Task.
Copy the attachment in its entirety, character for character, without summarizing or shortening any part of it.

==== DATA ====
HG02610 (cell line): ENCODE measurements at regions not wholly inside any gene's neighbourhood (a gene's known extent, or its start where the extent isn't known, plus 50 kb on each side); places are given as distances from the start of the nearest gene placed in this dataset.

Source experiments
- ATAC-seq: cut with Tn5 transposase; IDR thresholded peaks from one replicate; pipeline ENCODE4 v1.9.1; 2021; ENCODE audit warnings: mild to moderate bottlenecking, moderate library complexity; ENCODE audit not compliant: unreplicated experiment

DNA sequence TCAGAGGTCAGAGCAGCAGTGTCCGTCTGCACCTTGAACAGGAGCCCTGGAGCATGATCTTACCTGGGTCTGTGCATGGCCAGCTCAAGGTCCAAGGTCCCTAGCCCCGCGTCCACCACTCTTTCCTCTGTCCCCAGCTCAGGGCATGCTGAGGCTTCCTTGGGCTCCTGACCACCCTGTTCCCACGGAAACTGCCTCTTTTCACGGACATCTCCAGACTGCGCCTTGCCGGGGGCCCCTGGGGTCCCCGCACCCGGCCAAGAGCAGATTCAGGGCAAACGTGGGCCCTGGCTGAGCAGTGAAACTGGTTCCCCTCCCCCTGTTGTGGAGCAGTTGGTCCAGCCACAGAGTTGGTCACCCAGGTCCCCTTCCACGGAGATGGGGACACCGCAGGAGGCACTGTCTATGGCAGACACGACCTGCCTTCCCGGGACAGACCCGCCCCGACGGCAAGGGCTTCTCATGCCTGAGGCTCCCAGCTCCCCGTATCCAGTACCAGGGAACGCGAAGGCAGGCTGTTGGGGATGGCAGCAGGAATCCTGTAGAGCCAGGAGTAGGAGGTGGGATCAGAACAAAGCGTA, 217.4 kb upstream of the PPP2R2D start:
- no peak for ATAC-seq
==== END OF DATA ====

HG02610 (cell line): ENCODE measurements at regions not wholly inside any gene's neighbourhood (a gene's known extent, or its start where the extent isn't known, plus 50 kb on each side); places are given as distances from the start of the nearest gene placed in this dataset.

Source experiments
- ATAC-seq: cut with Tn5 transposase; IDR thresholded peaks from one replicate; pipeline ENCODE4 v1.9.1; 2021; ENCODE audit warnings: mild to moderate bottlenecking, moderate library complexity; ENCODE audit not compliant: unreplicated experiment

DNA sequence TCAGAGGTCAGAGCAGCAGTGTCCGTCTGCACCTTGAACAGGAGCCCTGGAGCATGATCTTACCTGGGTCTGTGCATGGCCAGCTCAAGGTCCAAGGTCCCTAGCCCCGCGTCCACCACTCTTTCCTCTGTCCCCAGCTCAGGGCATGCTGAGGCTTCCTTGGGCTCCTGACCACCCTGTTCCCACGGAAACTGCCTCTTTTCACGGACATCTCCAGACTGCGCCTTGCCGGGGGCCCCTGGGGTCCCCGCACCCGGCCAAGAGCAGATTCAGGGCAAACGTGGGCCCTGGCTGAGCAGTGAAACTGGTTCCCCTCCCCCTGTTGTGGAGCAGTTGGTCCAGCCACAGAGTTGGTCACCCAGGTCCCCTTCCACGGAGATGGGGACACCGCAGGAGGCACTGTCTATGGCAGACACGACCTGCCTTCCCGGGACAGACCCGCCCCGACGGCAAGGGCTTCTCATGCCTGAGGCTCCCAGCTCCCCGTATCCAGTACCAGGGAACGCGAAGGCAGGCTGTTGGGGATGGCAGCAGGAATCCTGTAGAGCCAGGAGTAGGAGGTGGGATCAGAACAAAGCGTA, 217.4 kb upstream of the PPP2R2D start:
- no peak for ATAC-seq